I shoot a lot of bikes, so when I see a unique photo, I always take note. This one in particular came from Tracko last week and I never got around to re-posting it. Check out more great photos of this murdered-out GT track bike here!
It’s been in the 50′s every morning up in the mountains of Vermont where I’m staying even though last week it was in the upper 90′s. As I was packing for this trip, at the last minute, I grabbed my Endo Customs wind vest and tossed it into my duffle. This one in particular is the Tracko splinter camo design, which came out ridiculously rad.
The thing about vests is they keep your core warm, without overheating you like a jacket and they’ll pack away into a jersey pocket with ease. The Endo vests have three pockets, vented sides and a large zipper pull that’s easily found through full finger gloves. I’ve only used it a few times and I’ve got no complaints. It fits better than other gilets or vests I’ve used, especially when coupled with Endo kits.
Really, the only bummer is, you can’t buy it direct from Endo, you have to wait until someone sells a design as part of a kit. Winter is coming and I think I’ve got a pretty rad idea for my next kit run, so stay tuned!
I’m one lucky guy. Since Tracko has “sworn off” posting anything but track bikes, I get all the radness that rolls through the doors at Golden Saddle Cyclery. The first of which, being the crème de la crème of the Fat Chance MTB line, the 10 year anniversary Fat.
This is no ordinary Fat Chance. The 10th anniversary frames came with a titanium, etched plate (this one’s 113 out of 200), a BOI Yo Eddy Fork and complete True Temper OX tubing. Most of which came outfitted with a full Campagnolo Record OR gruppo and were highly sought after at the $1450 MSRP (frameset). The weight? Around 23 pounds. Not too shabby and that paint job…
Those who want to read up more on the 10th Anniversary frame can check out this article from the MTB forums.
Kyle did this one justice with tons of detailed photos and he even tracked down some Campagnolo OR brake levers to replace the Avid models currently on the bike. See for yourself in the Gallery!
I really admire what Jeff is doing over at All-City. In short: it’s true grassroots support. His sponsored riders get to test out products and provide PR&D before the final run gets made. Take this All-City Thunderdome prototype Kyle from Tracko shot photos of. Head over to his Flickr for more!
“Plenty of Action But No Control” is right. I’m off the bike for a few days after taking a spill on my MTB. Hey, not everyone can have the bike control of Ty. Anyway, if you haven’t noticed, it’s the weekend. That means you better be hitting the roads, trails, dirt, springs and bourbon. Thanks for the inspiration Kyle!
… and are you still following @Tytanium on Instagram? He’s well into the Ride Divide!
I’ve been very fortunate every time I’ve been to LA, only because I have the best friends there. Friends who are the best ride guides and of course, own the best bike shop in LA (I mean the best bar in Silverlake). Tracko took me on one of the best cross rides I’ve been on in Los Angeles the last time I was in town. Parts of it were very LA, while other sections felt like Austin and some even reminded me (mostly smelled like) Australia. We got to fuck around a bit on tech sections, avoid dog walkers, took a few spills and hammered it home just in time for lunch. Los Angeles really does have some of the best bike riding in the country…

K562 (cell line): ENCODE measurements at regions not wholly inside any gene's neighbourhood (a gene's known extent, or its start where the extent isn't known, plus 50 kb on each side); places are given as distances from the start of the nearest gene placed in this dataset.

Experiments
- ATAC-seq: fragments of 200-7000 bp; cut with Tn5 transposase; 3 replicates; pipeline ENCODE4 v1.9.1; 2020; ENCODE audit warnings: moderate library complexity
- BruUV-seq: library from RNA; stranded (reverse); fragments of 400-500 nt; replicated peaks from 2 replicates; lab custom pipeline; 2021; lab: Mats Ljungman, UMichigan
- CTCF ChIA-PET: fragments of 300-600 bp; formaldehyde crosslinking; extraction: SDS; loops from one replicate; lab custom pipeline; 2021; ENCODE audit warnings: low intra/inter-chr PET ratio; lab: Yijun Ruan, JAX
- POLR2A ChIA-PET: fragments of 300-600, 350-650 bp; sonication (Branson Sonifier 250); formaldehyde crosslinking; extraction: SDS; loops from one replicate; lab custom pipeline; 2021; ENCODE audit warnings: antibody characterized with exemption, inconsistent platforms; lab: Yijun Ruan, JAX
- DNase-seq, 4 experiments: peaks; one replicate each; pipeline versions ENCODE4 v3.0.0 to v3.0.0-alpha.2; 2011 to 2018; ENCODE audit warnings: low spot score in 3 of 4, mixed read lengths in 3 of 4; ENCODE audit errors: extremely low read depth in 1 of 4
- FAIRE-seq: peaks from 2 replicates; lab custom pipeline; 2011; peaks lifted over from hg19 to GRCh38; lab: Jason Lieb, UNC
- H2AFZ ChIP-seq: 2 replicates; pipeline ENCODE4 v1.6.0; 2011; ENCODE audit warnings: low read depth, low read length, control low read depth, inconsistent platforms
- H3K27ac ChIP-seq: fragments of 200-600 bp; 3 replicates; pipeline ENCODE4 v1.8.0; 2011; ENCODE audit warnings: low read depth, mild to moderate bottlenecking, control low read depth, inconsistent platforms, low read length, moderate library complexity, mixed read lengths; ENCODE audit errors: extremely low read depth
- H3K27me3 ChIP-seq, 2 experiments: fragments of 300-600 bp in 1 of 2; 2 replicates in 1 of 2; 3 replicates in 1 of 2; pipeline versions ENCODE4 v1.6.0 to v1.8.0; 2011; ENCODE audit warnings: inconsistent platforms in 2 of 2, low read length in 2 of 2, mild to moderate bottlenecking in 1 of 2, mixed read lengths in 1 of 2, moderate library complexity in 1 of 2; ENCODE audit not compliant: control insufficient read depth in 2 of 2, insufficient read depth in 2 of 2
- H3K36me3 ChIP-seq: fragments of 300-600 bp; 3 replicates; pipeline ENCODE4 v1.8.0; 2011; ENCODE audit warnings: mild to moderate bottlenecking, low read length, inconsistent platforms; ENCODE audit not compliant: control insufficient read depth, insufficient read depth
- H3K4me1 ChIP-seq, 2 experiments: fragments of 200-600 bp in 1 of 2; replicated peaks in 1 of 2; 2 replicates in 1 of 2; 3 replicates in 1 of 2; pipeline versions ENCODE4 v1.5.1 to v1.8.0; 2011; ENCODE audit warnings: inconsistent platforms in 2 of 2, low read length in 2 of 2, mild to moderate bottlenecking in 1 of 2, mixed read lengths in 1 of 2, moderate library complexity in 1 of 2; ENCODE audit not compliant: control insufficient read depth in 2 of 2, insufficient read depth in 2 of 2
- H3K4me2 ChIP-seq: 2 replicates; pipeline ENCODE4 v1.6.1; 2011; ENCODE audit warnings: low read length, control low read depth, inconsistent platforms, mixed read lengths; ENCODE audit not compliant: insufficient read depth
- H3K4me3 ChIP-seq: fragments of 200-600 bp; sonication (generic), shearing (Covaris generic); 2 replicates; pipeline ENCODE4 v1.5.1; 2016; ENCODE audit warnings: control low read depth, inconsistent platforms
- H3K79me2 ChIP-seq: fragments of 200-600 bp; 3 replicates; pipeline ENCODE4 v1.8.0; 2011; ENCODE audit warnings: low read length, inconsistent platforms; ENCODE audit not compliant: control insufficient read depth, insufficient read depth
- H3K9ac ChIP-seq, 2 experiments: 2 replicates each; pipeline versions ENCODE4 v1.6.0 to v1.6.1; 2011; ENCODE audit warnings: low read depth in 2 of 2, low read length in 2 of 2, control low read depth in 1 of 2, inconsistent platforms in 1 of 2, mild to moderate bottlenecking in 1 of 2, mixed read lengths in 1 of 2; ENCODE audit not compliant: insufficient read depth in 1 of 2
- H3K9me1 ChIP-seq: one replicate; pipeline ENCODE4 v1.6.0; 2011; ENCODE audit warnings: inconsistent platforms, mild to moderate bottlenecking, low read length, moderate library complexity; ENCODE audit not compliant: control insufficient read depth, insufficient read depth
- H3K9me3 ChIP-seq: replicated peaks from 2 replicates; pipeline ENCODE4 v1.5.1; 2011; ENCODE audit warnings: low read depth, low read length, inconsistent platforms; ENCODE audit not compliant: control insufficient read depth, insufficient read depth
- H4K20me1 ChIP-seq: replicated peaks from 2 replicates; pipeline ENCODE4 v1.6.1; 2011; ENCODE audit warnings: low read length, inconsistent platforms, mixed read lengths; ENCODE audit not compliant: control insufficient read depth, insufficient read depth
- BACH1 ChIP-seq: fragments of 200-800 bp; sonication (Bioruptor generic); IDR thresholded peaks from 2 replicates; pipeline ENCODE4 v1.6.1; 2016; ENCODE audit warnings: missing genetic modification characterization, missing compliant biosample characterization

I’m in Los Angeles today, en route for Santa Barbara and the ATOC tomorrow but before leaving town, I had to do a cross ride with Kyle. Some ups, just as many downs and a few spills made for a great ride. While my film sits in its canister, awaiting being developed, check out these two photos from Kyle’s Instagram. I forget how beautiful Los Angeles is, especially this time of year in the mountains. Nature is so metal.
“There is nothing like a good vest for the Spring time. It’s in the 50s when you leave home and it can be 20 to 30 degrees warmer by the middle of the day. I’ve worn this vest over a lightweight jersey with arm-warmers when it’s 50 degrees and I’ve worn it unzipped and flapping in the wind when it’s 80 degrees. Vests are one of the most versatile pieces of outerwear you can own, on the bike or off. We chose camouflage because we wanted something that would disappear, allowing it to be worn with anything.”
I’ve ordered one already but if you haven’t, do so at Tracko. Ace did a great job once again!
Interested in having your company's ad on Prolly is not Probably? Email me. Sidebar ads are available in 140 x 140 and 300 x 250, in bi-monthly or six month intervals.
Or, if you'd like to donate, do so here with Paypal. Just click the donate button below and every cent donated will go towards the maintenance and growth of the site.
Prolly is not Probably started in 2006 in Brooklyn, New York. For over 6 years it has thrived as John Watson, the sole author, documents multiple facets of cycling. With the boom of urban cycling, Prolly is Not Probably has grown to be the number one blog for the culture surrounding it. In recent years, a large push for original content has spawned a steady flow of photosets, profiles and portraits.
Known for his A Day in 10 Photos, Merckx Mondays, Recent Roll, Shop Visits, and Beautiful Bicycles features, John continues to document bicycles of all kinds and his daily life through photos. Over the years, Prolly is Not Probably has been cited in the New York Times, COG Magazine, Urban Velo and other notable publications. In March of 2011, John moved to Austin, Texas where he continues to cover a cross section of cultural influences.